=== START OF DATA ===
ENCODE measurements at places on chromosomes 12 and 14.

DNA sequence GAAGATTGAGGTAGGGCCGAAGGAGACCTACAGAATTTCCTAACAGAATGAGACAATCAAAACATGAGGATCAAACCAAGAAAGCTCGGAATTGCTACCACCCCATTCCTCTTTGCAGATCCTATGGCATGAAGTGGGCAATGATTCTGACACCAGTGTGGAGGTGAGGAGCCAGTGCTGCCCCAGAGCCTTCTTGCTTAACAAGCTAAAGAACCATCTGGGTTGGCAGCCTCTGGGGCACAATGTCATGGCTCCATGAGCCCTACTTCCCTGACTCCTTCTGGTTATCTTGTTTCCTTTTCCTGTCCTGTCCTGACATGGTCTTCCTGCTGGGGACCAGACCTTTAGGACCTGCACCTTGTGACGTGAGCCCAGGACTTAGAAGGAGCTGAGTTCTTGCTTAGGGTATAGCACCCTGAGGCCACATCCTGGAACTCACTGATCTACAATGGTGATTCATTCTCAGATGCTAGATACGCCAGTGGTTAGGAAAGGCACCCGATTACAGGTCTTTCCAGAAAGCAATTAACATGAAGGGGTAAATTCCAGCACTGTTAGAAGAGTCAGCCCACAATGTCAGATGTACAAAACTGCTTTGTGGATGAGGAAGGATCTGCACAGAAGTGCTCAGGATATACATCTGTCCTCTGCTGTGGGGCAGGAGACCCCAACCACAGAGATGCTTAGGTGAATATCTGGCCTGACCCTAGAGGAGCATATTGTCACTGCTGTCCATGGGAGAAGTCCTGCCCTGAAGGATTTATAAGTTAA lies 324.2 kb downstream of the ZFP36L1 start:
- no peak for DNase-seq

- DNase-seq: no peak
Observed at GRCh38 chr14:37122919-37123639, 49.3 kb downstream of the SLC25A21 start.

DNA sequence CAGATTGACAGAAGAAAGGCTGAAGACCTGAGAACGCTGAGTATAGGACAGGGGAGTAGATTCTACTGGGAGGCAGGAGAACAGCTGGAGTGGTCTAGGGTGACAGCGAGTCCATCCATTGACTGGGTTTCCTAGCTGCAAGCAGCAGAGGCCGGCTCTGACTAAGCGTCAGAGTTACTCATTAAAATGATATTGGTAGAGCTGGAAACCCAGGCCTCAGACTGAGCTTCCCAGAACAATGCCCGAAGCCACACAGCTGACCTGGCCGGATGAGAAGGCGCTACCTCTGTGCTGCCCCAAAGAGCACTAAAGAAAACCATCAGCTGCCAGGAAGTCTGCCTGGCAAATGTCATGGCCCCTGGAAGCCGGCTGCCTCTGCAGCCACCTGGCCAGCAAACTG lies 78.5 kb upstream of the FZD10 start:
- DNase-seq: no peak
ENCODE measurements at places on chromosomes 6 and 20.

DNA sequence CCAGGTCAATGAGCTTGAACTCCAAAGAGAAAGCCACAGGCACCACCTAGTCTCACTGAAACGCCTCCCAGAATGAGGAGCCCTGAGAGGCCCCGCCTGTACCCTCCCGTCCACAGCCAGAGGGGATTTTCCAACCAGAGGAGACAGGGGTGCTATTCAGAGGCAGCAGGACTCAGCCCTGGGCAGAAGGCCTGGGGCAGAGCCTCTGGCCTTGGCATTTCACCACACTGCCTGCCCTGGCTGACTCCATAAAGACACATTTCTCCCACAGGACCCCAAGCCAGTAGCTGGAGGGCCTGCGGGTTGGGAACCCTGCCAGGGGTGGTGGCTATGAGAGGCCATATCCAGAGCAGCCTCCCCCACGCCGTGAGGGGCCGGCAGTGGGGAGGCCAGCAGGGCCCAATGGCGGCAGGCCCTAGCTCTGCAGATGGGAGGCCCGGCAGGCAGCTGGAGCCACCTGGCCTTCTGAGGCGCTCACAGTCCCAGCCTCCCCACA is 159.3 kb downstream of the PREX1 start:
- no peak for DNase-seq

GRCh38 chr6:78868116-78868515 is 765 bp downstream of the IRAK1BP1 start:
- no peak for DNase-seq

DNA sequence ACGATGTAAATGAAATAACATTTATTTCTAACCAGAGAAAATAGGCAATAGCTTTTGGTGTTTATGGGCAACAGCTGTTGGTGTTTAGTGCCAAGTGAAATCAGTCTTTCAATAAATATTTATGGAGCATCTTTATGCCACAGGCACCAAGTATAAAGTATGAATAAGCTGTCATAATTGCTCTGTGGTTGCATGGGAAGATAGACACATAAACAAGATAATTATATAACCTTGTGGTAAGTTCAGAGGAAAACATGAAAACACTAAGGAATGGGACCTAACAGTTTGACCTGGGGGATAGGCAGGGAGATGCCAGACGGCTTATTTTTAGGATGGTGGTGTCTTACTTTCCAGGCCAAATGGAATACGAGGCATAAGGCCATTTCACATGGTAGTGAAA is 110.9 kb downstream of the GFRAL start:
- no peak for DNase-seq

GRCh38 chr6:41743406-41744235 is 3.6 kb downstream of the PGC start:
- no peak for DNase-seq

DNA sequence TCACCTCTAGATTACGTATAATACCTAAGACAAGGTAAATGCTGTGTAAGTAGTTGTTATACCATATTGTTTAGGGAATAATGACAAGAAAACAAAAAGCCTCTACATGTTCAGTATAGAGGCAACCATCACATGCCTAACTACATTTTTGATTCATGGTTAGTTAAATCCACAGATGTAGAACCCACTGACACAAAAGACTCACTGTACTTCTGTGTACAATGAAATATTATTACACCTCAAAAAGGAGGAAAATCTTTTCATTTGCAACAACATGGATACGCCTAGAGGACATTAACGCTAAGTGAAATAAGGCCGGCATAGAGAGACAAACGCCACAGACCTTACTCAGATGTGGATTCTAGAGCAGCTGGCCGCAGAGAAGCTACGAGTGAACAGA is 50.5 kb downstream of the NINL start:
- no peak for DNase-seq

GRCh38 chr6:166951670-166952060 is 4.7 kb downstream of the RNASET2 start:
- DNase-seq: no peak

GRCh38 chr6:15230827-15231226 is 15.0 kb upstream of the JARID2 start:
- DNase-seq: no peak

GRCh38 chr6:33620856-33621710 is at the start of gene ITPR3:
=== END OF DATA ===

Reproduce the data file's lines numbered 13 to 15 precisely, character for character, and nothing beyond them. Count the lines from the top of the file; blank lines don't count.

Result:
DNA sequence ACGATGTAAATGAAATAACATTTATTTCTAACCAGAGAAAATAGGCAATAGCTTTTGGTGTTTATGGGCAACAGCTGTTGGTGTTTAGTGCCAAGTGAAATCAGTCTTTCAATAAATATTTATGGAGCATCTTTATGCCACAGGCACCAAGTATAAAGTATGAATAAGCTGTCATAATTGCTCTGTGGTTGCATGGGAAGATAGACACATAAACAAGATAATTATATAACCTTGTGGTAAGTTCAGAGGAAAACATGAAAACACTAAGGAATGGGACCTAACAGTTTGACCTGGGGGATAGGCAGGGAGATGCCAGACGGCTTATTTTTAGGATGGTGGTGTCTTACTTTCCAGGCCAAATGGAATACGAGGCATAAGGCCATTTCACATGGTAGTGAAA is 110.9 kb downstream of the GFRAL start:
- no peak for DNase-seq

GRCh38 chr6:41743406-41744235 is 3.6 kb downstream of the PGC start: